Tag Archives: innovation

Developing a Listening Culture

team_listening

In a previous post Leadership and a Trusting Culture   I talked about the importance of developing trust as a critical component of  managing change in any organization.

To build trust, leaders must first develop listening skills.

Team members must know that their ideas will be heard and given proper consideration. The synergies to be derived from team participation will never be realized if team members don’t trust that their leadership will listen and have a capacity to understand them.

Well intentioned leaders often “kill” ideas without even realizing that they are doing it. A large number of phrases have crept into our daily speech that result in immediate freezing of the desire to openly share ideas.  “We have tried that before”, ” that will never work”  are some examples of  idea killing phrases that will halt any creative cooperation. Being careful  to refrain from providing “knee jerk” negative feedback is an important skill to be acquired by all leaders.

It is a well established method in all types of brainstorming exercises to withhold criticism while ideas are being gathered.  The absence of criticism provides an atmosphere where creativity is uninhibited.  Once all ideas are vented, the leader and the team may engage in the critical evaluation of the benefits, costs, and general practicality of each solution to the problem at hand.

The “wild and crazy” ideas that appear impractical at first, often become the real problem solvers.  If  team members are free to think and express themselves they can often put a different “spin” on an impractical idea that overcomes the initial objections.  One idea may be the initial spark of creativity that can be used as a “springboard” by other team members.

When a leader criticizes prematurely, or places too many limits on the types of ideas that are welcomed, the results are predictably unproductive.  In a recent Dilbert comic strip, Scott Adams makes this point.

Tom Feltenstein  offers a hilarious and powerful video, titled “99 Idea Killers.”

Paul Williams advises teams to “pause before you pounce” on an idea.  He has developed  “Idea Killer Bingo Card” to help teams recognize their own use of reactive negative feedback.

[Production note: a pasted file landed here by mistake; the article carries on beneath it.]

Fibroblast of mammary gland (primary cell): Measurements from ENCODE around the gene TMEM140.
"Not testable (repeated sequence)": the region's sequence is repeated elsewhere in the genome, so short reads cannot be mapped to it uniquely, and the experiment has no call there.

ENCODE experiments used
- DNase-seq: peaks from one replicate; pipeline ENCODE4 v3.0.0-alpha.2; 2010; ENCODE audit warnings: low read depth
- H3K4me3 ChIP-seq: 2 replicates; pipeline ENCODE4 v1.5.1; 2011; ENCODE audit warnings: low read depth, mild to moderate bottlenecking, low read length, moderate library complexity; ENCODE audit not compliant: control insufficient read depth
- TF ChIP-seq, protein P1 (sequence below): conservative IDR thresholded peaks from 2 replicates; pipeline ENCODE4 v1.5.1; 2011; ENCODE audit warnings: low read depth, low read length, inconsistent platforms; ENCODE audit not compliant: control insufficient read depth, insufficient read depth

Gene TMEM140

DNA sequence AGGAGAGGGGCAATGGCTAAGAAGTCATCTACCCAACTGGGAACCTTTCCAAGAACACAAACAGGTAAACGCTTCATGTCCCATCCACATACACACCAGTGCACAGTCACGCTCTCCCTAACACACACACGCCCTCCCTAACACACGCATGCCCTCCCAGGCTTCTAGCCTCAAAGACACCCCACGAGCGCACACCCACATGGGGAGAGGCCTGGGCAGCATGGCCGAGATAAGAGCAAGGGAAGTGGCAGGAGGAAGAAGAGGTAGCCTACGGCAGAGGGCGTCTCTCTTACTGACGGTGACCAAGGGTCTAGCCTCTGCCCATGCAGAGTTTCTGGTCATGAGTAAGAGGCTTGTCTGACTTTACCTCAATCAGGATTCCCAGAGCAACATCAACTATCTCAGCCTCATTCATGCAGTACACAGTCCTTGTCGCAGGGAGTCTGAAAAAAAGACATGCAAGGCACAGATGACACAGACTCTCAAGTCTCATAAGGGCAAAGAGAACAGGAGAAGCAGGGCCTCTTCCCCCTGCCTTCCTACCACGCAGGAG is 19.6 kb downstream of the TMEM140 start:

I heard one of  QMA clients express disappointment with the results of their “suggestion box” recommendations.  In facilitating some of their team efforts it became evident to us that leaders, at all levels, were quick to criticize the ideas of others and find reasons why the solutions wouldn’t work.  They often assumed they knew the answers to the problems.

After privately confronting them with their negative attitudes towards the ideas of others, they made genuine efforts to improve the way they interacted with team members.  It turned out that many of their inefficiencies were easily eliminated once team members trusted their leaders to listen to them and became fully engaged in the organization’s continual improvement efforts.

What is the worst idea killing criticism you’ve witnessed?  Do you have a special technique to deal with negativity of  “idea killers”?  Please share your comments below.

Lean and ISO Working Together

Some people think that compliance with ISO 9001:2008 inhibits innovation and Lean transformational change. This is very far from the truth. I previously wrote about how compatible and complementary both methods are when implemented in the same timeframe. I will explain in more detail below.

ISO requires the organization to be engaged in Continual Improvement.  Lean provides one vehicle for a company to be focused on the customer, while constantly working at making the organization’s processes more effective.

ISO 9001 is designed in a Plan-Do-Check-Act (PDCA) format for Continual Improvement.  In implementing ISO, we plan for the development (Plan), we implement it (Do), we audit against the standard (Check) and we take corrective action when necessary and continue the cycle by identifying and pursuing opportunities for improvement (Act).